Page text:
Originally, hermit crabs kept in captivity were not expected to breed successfully. While breeding hermit crabs can be a challenging experience, it is possible to breed them if you pay close attention to their behavior and habitat. Once hermit crab young have chosen shells and have begun to travel on land, their chance of survival increases greatly. Continue trying to breed your hermit crabs; and you will find the proper environment and technique for success. Read on to learn more.
Build the Proper Enclosure for Your Hermit Crab
Use a glass 10-gallon aquarium for your hermit crab's enclosure. You will need to find one with a proper lid, because hermit crabs can climb.
Add a heat rock or heat lamp to keep the enclosure at 60 degrees Fahrenheit or above at all times.
Pour 1 to 2 inches of sand into your pet hermit crab's cage. The crab should be able to burrow fully in the sand until hidden.
Add toys to your pet hermit crab's cage. Collect branches, logs, and vines from a reptile supply store. A content hermit crab is more likely to breed.
Decide on the cage's permanent location. Avoid direct sunlight and locations close to air vents.
Determine Your Hermit Crab's Sex
Decide on the time that's best for checking the sex of your hermit crab. Wait for a time when your pet hermit crab is relaxed and out of his shell.
Turn your hermit crab over slightly to view the back walking legs. Females will have gonophores, which are two small openings where the spermatopore is placed.
Check the size of your hermit crab's legs. You can further guide the sexing procedure by identifying the pleopods, or small legs, on the left side of your pet's abdomen. Female hermit crabs have larger pleopods than males.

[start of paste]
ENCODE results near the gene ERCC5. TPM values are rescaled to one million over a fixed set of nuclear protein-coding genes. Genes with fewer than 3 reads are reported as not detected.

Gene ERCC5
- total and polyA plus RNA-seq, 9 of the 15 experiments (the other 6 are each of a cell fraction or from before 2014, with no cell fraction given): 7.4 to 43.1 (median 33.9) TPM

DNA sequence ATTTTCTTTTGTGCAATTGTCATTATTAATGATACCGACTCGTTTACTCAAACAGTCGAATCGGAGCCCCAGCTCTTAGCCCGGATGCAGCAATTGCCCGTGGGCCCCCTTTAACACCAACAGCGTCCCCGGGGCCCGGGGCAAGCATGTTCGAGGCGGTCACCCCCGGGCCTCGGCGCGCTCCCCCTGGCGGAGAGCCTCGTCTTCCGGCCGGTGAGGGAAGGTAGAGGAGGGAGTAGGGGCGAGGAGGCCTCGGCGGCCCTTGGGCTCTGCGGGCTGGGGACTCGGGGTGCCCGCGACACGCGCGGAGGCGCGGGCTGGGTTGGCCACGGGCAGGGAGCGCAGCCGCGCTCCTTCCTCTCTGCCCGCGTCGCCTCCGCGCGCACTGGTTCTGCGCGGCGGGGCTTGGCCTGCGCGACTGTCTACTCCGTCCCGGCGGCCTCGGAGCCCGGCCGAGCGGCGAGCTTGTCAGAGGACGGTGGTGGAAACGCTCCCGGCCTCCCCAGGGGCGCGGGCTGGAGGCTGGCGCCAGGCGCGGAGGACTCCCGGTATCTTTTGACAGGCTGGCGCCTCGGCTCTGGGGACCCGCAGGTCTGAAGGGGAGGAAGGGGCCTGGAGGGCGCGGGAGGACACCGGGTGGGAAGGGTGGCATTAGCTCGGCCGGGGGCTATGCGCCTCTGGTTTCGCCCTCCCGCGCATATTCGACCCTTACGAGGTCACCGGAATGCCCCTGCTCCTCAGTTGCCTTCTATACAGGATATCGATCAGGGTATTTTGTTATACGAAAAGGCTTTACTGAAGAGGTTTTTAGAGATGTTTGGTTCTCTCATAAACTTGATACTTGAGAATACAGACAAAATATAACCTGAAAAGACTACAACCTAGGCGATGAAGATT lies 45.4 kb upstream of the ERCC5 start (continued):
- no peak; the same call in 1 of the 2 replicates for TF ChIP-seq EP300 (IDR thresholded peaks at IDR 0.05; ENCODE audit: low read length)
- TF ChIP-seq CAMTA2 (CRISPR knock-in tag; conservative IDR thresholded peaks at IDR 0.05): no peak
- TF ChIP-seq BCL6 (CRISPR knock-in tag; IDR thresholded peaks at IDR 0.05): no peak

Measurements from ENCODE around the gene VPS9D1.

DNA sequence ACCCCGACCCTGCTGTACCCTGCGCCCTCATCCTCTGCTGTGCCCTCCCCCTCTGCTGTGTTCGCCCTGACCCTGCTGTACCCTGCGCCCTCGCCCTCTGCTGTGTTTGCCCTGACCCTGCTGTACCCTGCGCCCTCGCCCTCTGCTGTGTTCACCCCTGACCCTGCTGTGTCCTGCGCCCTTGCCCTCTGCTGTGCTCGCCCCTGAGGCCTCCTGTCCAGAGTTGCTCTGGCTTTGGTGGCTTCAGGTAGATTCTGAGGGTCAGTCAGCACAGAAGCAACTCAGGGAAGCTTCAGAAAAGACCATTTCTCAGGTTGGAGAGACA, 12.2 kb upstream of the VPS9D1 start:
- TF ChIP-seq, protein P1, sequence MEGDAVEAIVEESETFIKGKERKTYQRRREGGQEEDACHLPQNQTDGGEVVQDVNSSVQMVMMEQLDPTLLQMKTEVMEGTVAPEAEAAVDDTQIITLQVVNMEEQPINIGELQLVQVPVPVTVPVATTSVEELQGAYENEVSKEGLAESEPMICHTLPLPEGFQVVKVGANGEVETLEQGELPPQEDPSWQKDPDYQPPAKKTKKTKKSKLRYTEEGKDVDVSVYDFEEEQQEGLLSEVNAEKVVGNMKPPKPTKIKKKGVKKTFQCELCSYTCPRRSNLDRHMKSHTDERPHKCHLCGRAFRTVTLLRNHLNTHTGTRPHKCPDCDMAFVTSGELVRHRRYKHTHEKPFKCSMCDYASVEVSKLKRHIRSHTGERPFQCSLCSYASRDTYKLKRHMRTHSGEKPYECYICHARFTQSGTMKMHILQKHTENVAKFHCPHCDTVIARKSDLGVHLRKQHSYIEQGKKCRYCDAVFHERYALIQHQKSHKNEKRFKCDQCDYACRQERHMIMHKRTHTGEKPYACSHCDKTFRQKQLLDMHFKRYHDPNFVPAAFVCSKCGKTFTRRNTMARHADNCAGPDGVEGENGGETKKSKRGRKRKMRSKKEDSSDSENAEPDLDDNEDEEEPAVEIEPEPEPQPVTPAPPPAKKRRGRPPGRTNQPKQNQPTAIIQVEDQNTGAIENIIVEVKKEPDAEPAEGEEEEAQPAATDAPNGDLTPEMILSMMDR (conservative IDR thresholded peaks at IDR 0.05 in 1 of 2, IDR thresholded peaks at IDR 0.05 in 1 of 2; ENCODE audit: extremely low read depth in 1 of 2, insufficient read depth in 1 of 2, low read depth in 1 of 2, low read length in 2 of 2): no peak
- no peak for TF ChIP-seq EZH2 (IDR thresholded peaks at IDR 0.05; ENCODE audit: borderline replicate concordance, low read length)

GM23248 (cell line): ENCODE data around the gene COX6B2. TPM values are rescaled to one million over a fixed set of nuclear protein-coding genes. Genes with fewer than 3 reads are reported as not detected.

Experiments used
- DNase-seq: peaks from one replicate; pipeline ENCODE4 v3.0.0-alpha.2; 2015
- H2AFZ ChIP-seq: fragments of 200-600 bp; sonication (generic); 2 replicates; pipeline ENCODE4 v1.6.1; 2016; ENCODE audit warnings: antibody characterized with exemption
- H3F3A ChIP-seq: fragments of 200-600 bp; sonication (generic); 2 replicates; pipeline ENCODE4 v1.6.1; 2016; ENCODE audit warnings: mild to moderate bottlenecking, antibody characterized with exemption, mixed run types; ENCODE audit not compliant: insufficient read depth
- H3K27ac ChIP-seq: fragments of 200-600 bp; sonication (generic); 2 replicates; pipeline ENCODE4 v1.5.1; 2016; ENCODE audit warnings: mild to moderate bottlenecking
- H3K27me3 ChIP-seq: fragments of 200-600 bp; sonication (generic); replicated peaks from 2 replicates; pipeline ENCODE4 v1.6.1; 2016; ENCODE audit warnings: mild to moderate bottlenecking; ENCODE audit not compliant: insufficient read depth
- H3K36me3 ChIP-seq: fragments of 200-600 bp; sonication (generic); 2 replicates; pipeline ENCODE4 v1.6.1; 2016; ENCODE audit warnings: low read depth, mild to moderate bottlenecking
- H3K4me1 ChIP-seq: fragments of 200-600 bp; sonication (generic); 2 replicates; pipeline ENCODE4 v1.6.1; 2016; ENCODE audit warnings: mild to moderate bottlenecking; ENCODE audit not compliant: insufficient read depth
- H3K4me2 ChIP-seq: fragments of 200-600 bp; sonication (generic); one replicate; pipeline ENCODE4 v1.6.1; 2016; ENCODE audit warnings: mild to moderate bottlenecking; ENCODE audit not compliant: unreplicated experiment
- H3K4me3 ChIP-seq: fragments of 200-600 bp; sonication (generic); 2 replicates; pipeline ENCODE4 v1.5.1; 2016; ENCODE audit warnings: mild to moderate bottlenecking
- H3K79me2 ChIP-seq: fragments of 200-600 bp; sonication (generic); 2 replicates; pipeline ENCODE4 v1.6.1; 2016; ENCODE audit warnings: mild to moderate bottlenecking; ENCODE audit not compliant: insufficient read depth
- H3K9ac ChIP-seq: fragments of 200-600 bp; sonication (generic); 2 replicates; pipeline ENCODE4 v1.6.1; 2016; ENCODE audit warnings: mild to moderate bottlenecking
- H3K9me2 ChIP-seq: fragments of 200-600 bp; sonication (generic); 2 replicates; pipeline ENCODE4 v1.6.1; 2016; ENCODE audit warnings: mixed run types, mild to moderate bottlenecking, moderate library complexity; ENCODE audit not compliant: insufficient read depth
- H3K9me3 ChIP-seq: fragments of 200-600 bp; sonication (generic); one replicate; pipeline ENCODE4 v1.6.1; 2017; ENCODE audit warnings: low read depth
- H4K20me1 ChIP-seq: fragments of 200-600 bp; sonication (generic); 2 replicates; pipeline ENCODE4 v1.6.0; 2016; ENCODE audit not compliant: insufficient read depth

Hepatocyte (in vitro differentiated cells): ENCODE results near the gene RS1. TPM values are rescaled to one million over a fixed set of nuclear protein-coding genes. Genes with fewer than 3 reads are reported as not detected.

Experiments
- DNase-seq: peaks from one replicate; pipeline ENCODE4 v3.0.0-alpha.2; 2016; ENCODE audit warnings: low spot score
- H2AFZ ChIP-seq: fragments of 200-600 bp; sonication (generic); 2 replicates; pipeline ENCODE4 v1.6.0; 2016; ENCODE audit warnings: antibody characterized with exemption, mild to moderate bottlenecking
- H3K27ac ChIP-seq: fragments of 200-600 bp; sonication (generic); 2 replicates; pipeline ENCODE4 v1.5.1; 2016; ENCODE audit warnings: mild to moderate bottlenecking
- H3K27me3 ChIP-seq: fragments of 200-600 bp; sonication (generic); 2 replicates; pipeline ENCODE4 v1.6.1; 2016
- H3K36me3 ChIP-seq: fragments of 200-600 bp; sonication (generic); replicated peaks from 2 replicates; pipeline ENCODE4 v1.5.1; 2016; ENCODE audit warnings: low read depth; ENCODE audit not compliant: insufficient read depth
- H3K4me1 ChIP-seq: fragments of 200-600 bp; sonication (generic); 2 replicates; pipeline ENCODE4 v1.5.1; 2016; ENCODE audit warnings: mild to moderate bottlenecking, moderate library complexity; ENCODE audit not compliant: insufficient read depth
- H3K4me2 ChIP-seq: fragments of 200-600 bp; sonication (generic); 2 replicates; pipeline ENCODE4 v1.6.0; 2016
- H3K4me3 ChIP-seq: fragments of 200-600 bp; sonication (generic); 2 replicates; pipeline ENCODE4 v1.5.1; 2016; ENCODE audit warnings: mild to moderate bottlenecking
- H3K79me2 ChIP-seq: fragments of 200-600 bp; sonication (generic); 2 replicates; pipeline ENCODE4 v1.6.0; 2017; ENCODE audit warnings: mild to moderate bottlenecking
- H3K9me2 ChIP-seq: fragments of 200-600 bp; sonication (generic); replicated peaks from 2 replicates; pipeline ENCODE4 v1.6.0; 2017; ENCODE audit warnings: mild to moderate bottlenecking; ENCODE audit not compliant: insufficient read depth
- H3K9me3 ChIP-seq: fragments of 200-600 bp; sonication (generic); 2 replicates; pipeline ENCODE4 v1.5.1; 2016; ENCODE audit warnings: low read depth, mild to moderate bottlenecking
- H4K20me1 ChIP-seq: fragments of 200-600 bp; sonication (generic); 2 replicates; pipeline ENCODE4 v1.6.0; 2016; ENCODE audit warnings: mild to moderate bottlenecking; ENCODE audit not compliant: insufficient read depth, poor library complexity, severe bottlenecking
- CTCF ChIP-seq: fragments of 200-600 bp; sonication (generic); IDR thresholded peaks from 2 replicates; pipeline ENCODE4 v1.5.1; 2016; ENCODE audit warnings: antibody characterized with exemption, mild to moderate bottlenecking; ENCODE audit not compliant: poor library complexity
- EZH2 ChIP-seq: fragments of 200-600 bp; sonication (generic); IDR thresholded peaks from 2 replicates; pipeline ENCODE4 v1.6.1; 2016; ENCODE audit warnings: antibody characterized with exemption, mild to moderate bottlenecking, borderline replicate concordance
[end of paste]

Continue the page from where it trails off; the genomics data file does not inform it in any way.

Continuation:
Breed Your Pet Hermit Crab
Know that there have been few cases of successful hermit crab breeding. The ideal time is in January and February.
Transfer your hermit crabs to an outdoor enclosure to increase the chance of successful breeding.
Include a saltwater tank with your hermit crabs to encourage egg laying. Add one teaspoon of salt to every cup of de-chlorinated water in the tank, and maintain a temperature of around 72 to 85 degrees Fahrenheit. The tank will need to have a pump that sprays water and creates a moving water environment for the crab.
Create a ramp that leads from the salt water tank to a sandy area.
Monitor your female hermit crabs. Her eggs will change color, and when they turn a dark gray color, you can try to dislodge them from the shell and hatch them.
Dip the hermit crab's shell carefully in salt water, avoiding getting your hermit crab wet.
Gyrate the shell to dislodge the eggs into the salt water.
Observe the tiny zoea hatch from the crab's eggs.
Raise Hermit Crab Young
Begin feeding the hermit crab young a solution of marine infusoria, a pinch of powdered spirolina, and brine shrimp food daily.
Feed your crab young brine shrimp and a pinch of spirolina after they are seven days old.
Know that it's recommended that you add thawed zoo-plankton food to the tank daily to contribute to the larvae's nutrition.
Select tiny conical shells for your hermit crabs after the 14-day point.
Provide fine-grained sand on the connecting platform of your salt water tank. The hermit crabs will begin to go on land.
Provide shallow dishes of fresh water for your hermit crabs at this point in their development.
Add the hermit crabs to a traditional hermit crab enclosure after day 40.